The concoction of colour is not dissimilar to the production of coffee, according to Farrow & Ball. When creating the latest hue, the sultans of superior shades have perfected the art down to a T. We learned this when we were lucky enough to visit the Farrow & Ball factory in Dorset. On arrival we got to hear the fascinating Joa Studholme, Colour Curator at Farrow & Ball, discuss the combinations of colour. From shades of white to neutral hues and on to perfect palettes, Joa showcased how Farrow & Ball’s paints adapted to light, how chalky undertones create the ideal cover for the home and finally, how to introduce Farrow & Ball into the home in the most impactful and creative way.
So, what does that have to do with coffee? Well, as many may not know, coffee beans start as a plant. Once picked, their journey takes them from white little flowers, through to green, yellow, orange, red and purple-y berries. They then get taken to white beans and finally roasted to make them brown.
It was Anette Moldvaer, Director at Square Mile Coffee Roasters who took us through this process. Anette sees so much more then just brown coffee, that many of us naturally would. There’s so much more in the taste. When tasting different types of Square Mile coffee, you could get a sense of what Anette meant. Some had berry undertones which made you think of purples and pink hues. Others had a zing of yellow-y citrus, meaty reds or as Sarah from Girl About House identified, “this one tastes like Heinz tomato soup”. And she was right, it really did!
The talk, Behind the Ingredients: An Exploration of Colour and Coffee, Joa and Anette showcased how we can take inspiration from so many places. As Anette suggested, “why not take inspiration from your favourite morning drink to decorate where you sit and drink it?”.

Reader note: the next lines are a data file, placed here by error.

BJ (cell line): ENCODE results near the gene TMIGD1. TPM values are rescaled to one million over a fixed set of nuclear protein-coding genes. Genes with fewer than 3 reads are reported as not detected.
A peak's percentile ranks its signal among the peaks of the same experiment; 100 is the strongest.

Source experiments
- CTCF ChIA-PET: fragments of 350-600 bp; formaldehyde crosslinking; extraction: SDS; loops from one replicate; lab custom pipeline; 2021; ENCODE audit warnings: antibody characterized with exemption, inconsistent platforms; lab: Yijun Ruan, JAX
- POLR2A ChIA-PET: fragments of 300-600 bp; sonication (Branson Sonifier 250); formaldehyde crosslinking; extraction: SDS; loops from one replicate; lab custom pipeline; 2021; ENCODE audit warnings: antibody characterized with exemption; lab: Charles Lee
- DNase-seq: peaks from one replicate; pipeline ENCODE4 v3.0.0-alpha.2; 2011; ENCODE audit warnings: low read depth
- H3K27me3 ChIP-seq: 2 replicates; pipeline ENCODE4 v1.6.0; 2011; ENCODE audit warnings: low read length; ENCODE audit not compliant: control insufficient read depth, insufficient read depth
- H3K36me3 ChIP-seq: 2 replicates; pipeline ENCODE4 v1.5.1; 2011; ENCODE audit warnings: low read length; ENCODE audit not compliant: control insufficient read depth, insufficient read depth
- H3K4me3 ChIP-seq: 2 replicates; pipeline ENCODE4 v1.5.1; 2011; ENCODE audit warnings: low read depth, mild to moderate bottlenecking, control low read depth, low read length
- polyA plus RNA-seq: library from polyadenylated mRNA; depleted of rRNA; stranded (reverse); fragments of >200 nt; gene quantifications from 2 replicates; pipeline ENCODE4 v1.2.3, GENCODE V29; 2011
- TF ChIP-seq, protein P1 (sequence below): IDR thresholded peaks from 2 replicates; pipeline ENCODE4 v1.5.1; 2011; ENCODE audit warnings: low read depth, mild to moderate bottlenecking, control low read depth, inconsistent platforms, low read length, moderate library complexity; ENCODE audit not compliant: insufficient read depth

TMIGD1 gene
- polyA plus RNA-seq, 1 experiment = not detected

So, what goes into Farrow & Ball paint? Well, the process is quite interesting. We had a behind-the-scenes tour of the factory and those chaps know their paint. Huge vats turn and twist different paint combinations with a giant whisk. Like stepping into Willy Wonka’s factory, sans the oompa-loompas, paint is created into Farrow & Ball’s iconic shades. Charlotte’s Locks, Nancy’s Blushes and Elephant Breath. Over to the other side there’s teeny tiny sample pots which are filled with All White and Dove Tale that squirt out like play-doh. Then there’s the lab at the back. When each paint is mixed, a sample gets taken to the lab to make sure it’s the exact shade it should be. They smother this sample on a patch that when brushed over, should give an even and clear finish. It’s also placed into a computer and these paint-wiz’s can see if the paint is too dark or too light. If it’s just right, then off it goes to be tinned up and dispatched. If not, then back it goes to have a dash of this or a dash of that. It’s more like Charlie and the Colour Factory. A grown-up paint playground and interior-obsessives dream!
We even got mixing ourselves! Colour mad Emma-Jane Palin and Martha from The Colour File were in their element. Emma opted for a vibrant pink that she deemed was “exactly the colour she’s been looking for!” and Martha went for, what we could only describe as, “Bridget Jones Blue Soup”. Now we think of it, Blue Soup does sound like the sort of name F&B would create… perhaps we’ve inspired them? We didn’t know what we were going for but after starting life as a Campino strawberry & cream colour, Mark mixed up a gorgeous peach-y coral shade. We learned two key things from doing this. 1) it takes a lot of elbow grease to get that paint perfectly mixed and no wonder they have gigantic stirrers for doing this. 2) it’s hard to know exactly what shade is going to appear.
Martha’s started life as a swirly, marbling rainbow of colour but ended up being a pastel mint-y blue, which none of us could have predicted!
It just goes to show that there’s an art into paint and one that Farrow & Ball have perfected.
David & Mark x